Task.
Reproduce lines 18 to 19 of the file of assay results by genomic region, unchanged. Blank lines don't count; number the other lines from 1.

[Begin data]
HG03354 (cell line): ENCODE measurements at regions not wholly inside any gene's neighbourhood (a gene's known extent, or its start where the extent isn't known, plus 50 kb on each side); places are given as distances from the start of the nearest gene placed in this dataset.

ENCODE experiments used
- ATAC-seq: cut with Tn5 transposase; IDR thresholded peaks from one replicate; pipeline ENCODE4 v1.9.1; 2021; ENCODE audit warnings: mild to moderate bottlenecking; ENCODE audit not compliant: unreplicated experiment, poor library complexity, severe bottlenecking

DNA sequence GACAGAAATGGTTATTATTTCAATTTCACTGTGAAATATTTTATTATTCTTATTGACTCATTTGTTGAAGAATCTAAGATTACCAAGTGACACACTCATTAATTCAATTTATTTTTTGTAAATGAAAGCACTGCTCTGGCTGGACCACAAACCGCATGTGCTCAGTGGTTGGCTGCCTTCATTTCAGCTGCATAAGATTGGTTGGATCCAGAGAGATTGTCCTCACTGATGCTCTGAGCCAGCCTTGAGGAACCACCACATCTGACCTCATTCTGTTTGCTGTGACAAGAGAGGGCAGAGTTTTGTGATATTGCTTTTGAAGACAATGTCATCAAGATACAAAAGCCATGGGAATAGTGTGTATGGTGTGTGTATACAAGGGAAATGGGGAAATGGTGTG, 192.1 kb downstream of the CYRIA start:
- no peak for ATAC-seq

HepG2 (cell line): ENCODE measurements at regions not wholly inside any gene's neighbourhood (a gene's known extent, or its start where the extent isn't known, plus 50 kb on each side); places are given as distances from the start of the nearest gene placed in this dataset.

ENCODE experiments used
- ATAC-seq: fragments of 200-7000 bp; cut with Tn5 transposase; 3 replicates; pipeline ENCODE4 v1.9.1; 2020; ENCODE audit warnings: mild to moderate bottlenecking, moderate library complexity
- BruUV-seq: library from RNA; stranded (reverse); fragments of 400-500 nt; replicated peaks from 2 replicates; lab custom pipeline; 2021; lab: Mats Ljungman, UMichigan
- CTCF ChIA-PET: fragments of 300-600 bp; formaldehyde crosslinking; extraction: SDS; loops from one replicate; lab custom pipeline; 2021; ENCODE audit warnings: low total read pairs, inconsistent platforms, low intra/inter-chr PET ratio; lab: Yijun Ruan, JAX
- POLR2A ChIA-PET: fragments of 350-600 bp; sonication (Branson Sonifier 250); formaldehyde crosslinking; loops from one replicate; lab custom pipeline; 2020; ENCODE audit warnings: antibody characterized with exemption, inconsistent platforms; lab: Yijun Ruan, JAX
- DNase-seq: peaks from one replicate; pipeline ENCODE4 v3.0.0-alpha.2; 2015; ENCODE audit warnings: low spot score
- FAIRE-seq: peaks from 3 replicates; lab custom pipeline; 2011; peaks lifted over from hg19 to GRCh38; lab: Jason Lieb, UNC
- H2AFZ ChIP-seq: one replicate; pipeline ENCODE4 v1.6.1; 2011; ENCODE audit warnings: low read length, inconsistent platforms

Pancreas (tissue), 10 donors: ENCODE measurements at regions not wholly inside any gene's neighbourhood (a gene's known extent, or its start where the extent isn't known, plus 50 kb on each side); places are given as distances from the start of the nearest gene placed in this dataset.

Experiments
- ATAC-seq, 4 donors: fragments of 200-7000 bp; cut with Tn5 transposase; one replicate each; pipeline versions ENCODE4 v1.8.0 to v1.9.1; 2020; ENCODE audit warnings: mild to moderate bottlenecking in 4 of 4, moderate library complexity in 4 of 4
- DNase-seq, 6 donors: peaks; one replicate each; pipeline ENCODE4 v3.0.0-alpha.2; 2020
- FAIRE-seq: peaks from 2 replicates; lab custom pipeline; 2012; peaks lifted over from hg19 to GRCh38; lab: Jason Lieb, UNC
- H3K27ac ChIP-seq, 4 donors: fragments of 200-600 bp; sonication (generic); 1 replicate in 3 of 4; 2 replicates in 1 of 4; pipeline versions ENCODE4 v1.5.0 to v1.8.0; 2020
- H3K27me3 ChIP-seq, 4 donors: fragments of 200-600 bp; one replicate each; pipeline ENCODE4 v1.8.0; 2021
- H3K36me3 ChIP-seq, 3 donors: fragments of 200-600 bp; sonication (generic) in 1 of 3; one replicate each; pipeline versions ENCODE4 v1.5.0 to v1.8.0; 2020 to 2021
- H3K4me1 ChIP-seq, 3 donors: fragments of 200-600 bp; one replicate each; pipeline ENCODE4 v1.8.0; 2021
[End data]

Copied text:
- DNase-seq, 6 donors: peaks; one replicate each; pipeline ENCODE4 v3.0.0-alpha.2; 2020
- FAIRE-seq: peaks from 2 replicates; lab custom pipeline; 2012; peaks lifted over from hg19 to GRCh38; lab: Jason Lieb, UNC